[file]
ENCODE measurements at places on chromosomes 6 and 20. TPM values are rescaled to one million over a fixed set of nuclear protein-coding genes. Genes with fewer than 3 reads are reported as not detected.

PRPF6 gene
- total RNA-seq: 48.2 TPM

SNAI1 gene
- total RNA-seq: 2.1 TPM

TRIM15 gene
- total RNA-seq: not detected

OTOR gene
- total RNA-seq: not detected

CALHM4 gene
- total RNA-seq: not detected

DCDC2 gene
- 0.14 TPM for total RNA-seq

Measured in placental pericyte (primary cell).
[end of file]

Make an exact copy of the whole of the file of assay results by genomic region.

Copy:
ENCODE measurements at places on chromosomes 6 and 20. TPM values are rescaled to one million over a fixed set of nuclear protein-coding genes. Genes with fewer than 3 reads are reported as not detected.

PRPF6 gene
- total RNA-seq: 48.2 TPM

SNAI1 gene
- total RNA-seq: 2.1 TPM

TRIM15 gene
- total RNA-seq: not detected

OTOR gene
- total RNA-seq: not detected

CALHM4 gene
- total RNA-seq: not detected

DCDC2 gene
- 0.14 TPM for total RNA-seq

Measured in placental pericyte (primary cell).